Get more Mail & Guardian
Subscribe or Login

Government kickstarts the National Infrastructure Fund

Government departments have signed a memorandum of agreement that will kickstart work on the National Infrastructure Fund.

An allocation of  R100-billion has been earmarked for the fund over a period of 10 years, with R10-billion already made available by the national treasury in the current medium-term expenditure framework baseline. 

The memorandum was signed by Infrastructure in South Africa, an entity of the department of public works and infrastructure; the national treasury; and the Development Bank of Southern Africa.

A joint statement released by the three government departments, said that the fund: “is meant to fundamentally transform the state’s approach to the financing of infrastructure projects, reduce the current fragmentation of infrastructure spend, and thereby ensure more efficient and effective use of resources and improve the speed and quality of delivery”.

The statement also said that, given the devastating effects of Covid-19, and the fact that limited government finances have been worsened by the pandemic, the strategic importance of infrastructure as “a lever and stimulus for economic recovery and growth has come to the fore”.

National treasury director-general Dondo Mogajane said infrastructure has a huge potential to boost economic growth and create much-needed jobs.

He added that the government will work with the private sector to ensure that good projects are funded. He explained that good projects are the kind that have the capacity to create jobs and get the economy out of its slump.

Last month, the South African Reserve Bank forecast that the economy will contract 7% in 2020. In addition, the country’s unemployment rate has soared to 30% and is expected to reach 50%, given the deep economic depression caused by Covid-19. 

Development Bank of Southern Africa chief executive Patrick Dlamini said that now that the signing has happened, the real job begins — and the bank is ready.
“We want to make sure that we do not compromise this project. We want to make sure we pull all stops to make sure that it happens”, said Dlamini, adding that the bank wants it to take place in a manner that reflects transparency, responsibility, cost-effectiveness and accountability. 

“We cannot come here lying to each other when we are actually going to be giving things to our buddies and our friends. We want this fund to work for all people of South Africa,” said Dlamini. 

Treasury’s Mogajane said measures have been put in place to make sure that corruption does not take place. He said there are systems, mechanisms and procurement roles in place that the treasury will be strengthening to make sure graft does not occur.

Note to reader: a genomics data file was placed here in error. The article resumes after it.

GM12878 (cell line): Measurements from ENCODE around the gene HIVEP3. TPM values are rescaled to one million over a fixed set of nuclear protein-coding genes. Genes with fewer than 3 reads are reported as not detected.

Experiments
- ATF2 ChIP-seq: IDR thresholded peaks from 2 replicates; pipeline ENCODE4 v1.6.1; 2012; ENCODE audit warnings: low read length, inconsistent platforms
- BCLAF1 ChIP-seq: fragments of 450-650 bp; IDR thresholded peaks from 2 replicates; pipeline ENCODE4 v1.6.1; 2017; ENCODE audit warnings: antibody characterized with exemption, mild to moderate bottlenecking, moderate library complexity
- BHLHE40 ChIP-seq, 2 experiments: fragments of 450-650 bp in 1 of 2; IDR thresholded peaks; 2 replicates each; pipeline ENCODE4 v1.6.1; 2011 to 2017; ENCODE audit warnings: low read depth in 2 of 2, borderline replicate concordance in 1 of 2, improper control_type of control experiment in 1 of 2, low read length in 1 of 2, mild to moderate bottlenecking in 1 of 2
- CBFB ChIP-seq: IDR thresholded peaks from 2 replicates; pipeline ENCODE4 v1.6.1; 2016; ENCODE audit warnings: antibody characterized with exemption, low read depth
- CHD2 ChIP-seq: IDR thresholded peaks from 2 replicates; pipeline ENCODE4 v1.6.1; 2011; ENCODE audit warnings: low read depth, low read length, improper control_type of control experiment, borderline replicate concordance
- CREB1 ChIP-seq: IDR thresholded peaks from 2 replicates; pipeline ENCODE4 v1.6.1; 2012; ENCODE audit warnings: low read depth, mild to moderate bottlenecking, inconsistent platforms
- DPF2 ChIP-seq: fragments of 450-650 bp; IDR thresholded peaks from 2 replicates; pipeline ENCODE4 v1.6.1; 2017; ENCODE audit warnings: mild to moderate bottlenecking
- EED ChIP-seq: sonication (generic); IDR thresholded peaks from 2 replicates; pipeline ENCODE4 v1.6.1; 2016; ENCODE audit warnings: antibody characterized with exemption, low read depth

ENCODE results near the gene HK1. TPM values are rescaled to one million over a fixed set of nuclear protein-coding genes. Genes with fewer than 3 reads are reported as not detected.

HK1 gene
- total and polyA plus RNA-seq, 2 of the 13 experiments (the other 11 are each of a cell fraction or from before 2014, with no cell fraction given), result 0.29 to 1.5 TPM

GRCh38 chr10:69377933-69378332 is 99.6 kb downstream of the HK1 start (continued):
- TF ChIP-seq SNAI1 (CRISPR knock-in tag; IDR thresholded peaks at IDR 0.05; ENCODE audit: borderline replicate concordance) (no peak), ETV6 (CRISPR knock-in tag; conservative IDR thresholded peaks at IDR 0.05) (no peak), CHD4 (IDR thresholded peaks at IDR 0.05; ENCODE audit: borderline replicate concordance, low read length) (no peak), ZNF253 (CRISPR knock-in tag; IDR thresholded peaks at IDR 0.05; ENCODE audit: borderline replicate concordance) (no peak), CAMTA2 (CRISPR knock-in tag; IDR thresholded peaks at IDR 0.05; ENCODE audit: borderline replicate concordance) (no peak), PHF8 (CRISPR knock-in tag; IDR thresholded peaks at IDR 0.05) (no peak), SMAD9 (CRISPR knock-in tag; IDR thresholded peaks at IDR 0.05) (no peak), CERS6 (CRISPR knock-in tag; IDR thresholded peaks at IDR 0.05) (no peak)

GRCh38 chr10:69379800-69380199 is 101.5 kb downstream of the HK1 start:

“Our process should be transparent, fair and competitive, and we must get the best value for the government”, Mogajane said. 

Mogajane said there should be a tender and adjudication process that is flawless. He said the treasury will not accept corrupt parties being given access to the funding. 

We will ensure that what we have seen in the 2010 infrastructure rollout does not happen, he said, referring to the allegations of rampant corruption and collusion, Mogajane said. 

The National Infrastructure Fund was announced by President Cyril Ramaphosa in 2018 to build on the government’s efforts to transform public infrastructure development. The fund will be used as viability gap funding for large-scale infrastructure investments.

Subscribe to the M&G

Thanks for enjoying the Mail & Guardian, we’re proud of our 36 year history, throughout which we have delivered to readers the most important, unbiased stories in South Africa. Good journalism costs, though, and right from our very first edition we’ve relied on reader subscriptions to protect our independence.

Digital subscribers get access to all of our award-winning journalism, including premium features, as well as exclusive events, newsletters, webinars and the cryptic crossword. Click here to find out how to join them and receive a 40% discount on our annual rate..

Tshegofatso Mathe
Tshegofatso Mathe
Tshegofatso Mathe is a financial trainee journalist at the Mail & Guardian.

Related stories

Advertising

Subscribers only

Wild garlic harvesters back in court

Healers say the plant is part of their heritage, but officials counter that it is a protected species

Oil boom may be the industry’s last hurrah

Biggest players in the game show signs of recovery but a low-carbon future may threaten fossil fuel

More top stories

Drop in child vaccinations a danger

There are fears of a resurgence in preventable childhood diseases in the face of poor immunisation data

Rising temperatures will shrink global GDP by mid-century

New research shows unmitigated warming could knock 18% off of global GDP by 2050

Apologise or face action — NEC instructs Magashule

ANC secretary general Ace Magashule has been ordered by the party’s NEC to publicly apologise for writing an unauthorised letter suspending President Cyril Ramaphosa

Richard Calland: Less cash to splash spells new-look South African...

The new political party funding law brings changes to allocations – and possibly an end to dodgy donors
Advertising

press releases

Loading latest Press Releases…
×